What's in a Name: Is 'SaaS' Really New?

Friday Nov 2nd 2007 by Matt Villano
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To those who knew ASPs, 'software as a service' seems all too familiar.

It was Juliet Capulet in Shakespeare’s “Romeo and Juliet” who uttered the famous question “What’s in a name?” in her biting commentary on names as meaningless conventions.

If only she were around to comment on IT services: What would fair Juliet say about the evolution of Software as a Service?

That’s right, SaaS, that software application delivery model where a software vendor develops a Web-native software application and hosts and operates it for use by customers over the Internet. The moniker (for you grammarians, technically it’s a “camelback acronym”) came in to widespread use after a conference in 2005.

But some vendors and experts alike say the model has been around for decades under a different name: Application Service Provider, or ASP.

Remember the ASP? The software model coined the notion of delivering computer-based services to customers over a network. It emerged out of service bureaus of the 1970s and 1980s, fueled the dot-com boom of the 1990s, and largely was blamed for the dot-com bust of Y2K.

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Now, at least according to some, it’s back, only with a different name. What in the name of guerilla marketing gives?

That depends on whom you ask. Some say SaaS is nothing more than a marketing ploy to repurpose the ASP model under a different, less controversial name. Others admit that while the SaaS and ASP models once were cut from the same cloth, SaaS is a new-and-improved version, ASP 2.0, if you will.

Oli Thordarson, president and CEO of Alvaka Networks, a managed service provider in Irvine, Calif., is a critic.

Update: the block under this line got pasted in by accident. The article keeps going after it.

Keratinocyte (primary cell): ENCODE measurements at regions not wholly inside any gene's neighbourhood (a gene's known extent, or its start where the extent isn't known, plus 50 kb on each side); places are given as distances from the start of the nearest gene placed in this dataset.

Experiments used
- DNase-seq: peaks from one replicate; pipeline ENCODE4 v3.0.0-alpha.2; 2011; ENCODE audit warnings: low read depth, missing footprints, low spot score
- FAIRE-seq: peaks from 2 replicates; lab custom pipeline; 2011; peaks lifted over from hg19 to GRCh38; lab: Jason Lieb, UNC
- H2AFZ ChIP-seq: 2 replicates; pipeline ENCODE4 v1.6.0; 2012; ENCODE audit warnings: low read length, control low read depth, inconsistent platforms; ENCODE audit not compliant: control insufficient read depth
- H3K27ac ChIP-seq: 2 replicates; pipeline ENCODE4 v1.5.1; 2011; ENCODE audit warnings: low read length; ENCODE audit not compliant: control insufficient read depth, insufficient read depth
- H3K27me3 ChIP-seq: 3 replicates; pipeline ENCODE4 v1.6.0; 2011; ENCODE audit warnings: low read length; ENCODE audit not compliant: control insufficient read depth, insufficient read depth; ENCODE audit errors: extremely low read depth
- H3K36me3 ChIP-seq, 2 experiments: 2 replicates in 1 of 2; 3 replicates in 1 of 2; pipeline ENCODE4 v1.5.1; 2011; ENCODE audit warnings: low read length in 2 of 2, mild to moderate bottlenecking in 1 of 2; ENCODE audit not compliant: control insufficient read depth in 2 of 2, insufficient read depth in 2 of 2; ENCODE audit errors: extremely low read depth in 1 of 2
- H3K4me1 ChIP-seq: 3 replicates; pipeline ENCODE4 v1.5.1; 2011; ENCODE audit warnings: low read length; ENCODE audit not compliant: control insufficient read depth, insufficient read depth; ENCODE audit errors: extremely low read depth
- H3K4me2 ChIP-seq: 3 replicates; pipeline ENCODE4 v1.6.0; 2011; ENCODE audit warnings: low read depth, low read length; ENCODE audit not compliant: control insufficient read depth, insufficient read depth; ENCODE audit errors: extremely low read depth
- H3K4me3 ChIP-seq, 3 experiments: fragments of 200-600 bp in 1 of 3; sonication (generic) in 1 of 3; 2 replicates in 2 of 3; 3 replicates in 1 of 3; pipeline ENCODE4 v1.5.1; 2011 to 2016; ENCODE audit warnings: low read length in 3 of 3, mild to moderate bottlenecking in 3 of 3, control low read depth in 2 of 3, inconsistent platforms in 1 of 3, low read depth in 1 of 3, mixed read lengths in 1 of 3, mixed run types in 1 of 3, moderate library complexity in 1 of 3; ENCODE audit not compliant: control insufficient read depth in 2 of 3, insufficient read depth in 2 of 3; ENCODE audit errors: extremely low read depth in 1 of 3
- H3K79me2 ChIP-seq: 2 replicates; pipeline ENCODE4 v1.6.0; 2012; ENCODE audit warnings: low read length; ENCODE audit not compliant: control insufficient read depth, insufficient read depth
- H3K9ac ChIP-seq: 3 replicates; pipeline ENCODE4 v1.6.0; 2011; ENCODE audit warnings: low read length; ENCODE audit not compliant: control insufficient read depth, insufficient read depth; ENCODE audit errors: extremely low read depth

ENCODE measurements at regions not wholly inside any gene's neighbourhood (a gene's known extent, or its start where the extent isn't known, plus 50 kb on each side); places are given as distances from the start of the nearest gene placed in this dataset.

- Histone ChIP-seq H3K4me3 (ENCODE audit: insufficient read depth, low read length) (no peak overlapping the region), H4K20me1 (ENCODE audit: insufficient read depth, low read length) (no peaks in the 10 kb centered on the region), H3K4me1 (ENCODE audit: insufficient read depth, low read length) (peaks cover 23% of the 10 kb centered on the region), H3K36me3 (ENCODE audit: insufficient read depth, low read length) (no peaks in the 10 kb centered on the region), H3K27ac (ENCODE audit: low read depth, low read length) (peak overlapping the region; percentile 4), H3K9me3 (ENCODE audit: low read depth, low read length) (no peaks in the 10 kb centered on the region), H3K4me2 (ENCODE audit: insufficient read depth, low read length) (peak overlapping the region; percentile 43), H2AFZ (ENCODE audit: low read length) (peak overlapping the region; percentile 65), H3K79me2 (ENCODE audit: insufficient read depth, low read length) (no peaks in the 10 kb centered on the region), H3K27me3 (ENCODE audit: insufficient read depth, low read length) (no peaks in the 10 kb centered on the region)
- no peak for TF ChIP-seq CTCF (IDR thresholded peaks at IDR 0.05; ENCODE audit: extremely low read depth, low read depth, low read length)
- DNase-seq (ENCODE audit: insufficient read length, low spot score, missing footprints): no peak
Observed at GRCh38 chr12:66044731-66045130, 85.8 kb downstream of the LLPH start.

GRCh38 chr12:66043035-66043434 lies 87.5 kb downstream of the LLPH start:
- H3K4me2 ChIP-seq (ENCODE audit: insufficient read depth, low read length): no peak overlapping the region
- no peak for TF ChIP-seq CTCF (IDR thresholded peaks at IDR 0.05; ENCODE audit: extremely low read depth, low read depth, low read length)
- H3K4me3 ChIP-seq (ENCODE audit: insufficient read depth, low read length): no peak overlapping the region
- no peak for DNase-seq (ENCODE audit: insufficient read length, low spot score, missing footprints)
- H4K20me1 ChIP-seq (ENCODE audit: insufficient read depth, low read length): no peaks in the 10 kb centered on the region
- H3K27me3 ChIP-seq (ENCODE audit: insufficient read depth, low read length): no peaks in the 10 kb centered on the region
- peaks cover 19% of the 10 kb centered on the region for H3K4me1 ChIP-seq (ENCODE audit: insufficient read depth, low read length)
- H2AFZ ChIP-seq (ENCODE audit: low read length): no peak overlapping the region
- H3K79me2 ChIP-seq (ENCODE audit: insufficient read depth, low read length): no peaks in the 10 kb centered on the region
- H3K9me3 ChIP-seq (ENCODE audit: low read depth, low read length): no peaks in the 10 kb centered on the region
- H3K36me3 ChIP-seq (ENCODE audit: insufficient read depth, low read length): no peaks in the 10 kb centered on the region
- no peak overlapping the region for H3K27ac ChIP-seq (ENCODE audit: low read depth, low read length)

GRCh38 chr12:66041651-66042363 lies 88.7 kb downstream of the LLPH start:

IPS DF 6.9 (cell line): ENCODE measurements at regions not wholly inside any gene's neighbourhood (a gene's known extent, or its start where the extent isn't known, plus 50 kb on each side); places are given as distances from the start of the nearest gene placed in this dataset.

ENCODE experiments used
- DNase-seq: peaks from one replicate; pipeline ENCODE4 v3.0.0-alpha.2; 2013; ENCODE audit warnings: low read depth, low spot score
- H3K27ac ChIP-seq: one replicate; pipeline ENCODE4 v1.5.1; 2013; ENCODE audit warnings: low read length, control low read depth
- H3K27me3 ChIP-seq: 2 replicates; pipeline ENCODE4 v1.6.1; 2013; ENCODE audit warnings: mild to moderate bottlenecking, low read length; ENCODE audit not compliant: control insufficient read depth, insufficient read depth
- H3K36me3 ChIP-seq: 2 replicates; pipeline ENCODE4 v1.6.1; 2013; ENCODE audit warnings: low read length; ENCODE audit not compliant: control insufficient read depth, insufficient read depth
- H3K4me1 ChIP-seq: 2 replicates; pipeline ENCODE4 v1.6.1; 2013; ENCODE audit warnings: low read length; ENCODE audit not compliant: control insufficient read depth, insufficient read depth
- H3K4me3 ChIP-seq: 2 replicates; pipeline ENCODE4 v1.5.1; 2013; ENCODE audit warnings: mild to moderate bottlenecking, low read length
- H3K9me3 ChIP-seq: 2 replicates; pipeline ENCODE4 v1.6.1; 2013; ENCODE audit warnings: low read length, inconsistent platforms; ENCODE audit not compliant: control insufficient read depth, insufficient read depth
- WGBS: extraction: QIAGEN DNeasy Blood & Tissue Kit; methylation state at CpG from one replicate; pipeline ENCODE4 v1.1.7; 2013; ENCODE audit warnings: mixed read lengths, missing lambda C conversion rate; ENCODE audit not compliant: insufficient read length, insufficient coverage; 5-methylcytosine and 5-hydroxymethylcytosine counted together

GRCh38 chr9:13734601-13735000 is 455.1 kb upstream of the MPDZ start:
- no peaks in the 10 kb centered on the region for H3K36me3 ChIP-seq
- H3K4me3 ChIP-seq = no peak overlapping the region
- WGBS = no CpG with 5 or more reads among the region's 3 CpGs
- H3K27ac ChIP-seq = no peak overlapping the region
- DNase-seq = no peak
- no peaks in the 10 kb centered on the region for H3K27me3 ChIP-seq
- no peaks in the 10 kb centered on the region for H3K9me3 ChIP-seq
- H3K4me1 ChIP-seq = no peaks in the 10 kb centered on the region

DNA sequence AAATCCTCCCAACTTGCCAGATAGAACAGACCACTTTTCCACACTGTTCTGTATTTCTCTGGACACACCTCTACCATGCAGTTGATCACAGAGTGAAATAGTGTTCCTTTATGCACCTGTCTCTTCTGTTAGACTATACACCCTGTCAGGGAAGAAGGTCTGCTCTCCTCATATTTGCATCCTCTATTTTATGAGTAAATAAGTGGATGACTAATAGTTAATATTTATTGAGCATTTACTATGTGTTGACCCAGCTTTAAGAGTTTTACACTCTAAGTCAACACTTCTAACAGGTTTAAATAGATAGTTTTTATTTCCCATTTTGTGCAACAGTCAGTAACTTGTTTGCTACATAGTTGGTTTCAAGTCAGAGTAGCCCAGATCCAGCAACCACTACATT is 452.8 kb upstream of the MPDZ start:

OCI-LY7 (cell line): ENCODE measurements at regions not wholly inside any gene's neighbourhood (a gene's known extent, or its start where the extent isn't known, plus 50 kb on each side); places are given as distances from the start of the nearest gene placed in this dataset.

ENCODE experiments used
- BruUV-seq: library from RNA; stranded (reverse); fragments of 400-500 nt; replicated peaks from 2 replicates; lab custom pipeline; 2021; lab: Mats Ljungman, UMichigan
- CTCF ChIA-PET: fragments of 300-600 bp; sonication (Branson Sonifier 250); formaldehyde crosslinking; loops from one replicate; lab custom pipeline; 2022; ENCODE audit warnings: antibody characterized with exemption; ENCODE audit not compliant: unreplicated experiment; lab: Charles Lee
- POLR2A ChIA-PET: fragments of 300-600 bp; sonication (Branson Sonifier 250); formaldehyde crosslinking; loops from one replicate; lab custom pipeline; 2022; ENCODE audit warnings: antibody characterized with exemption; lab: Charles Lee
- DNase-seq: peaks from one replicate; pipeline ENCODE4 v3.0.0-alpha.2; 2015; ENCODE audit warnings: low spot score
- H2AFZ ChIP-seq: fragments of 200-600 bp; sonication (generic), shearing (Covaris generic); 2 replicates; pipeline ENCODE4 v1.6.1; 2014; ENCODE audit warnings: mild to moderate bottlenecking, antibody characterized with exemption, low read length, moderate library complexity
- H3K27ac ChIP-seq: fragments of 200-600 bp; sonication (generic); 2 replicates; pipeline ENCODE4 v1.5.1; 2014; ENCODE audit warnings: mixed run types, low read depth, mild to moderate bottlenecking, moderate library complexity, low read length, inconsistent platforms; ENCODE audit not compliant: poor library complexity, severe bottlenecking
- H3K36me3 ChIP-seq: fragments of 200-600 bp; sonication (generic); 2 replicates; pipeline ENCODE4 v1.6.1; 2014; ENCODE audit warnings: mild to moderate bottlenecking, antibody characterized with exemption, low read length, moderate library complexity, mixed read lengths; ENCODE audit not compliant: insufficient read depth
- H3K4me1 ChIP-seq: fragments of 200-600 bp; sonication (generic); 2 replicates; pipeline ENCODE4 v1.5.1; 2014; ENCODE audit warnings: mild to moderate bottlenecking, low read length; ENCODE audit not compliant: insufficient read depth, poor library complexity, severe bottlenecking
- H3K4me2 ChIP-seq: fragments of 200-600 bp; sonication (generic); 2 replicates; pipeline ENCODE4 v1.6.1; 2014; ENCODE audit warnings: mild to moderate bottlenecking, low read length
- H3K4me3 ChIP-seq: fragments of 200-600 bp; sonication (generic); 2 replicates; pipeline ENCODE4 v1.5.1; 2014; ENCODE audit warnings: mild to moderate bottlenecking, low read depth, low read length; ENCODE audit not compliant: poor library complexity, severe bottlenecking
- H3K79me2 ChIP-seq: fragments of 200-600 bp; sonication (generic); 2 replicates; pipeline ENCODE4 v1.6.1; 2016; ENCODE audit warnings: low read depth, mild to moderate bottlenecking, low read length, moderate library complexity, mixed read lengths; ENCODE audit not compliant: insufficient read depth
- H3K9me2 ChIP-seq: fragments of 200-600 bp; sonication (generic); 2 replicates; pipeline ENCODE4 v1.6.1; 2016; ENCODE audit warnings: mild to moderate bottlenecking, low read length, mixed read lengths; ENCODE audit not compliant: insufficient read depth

“We don’t call Splenda ‘saccharin’ after saccharin was found to be cancer-causing,” Thordarson says. “People latch on to names, and ASPs got such a bad rap in the 1990s that I don’t think anyone would go near it if you brought back the name ‘ASP’ today.”

Mike Masnick, CEO of Techdirt, a technology analyst firm in Sunnyvale, Calif., agrees, going so far as to say that he doesn’t see any “major” differences between the two at all. “Sure, the technology has changed a bit, but when you look at functionality, they’re identical,” Masnick says. “It’s a classic example of marketing a newer version of the same thing to avoid negative reaction from those who might have been turned off previously.”

Others have a different perspective. David Sockol, for instance, CEO of Emagined Security, a managed service provider in San Carlos, Calif., says he prefers to think of SaaS as a dramatic evolution of the ASP model, the same idea only better.

“When ASPs were first designed, they were mostly people using the Web to interface with backend software,” he says. “By allowing organizations to put software on their machines that interfaced over the Internet with backend processes, SaaS takes this another step.”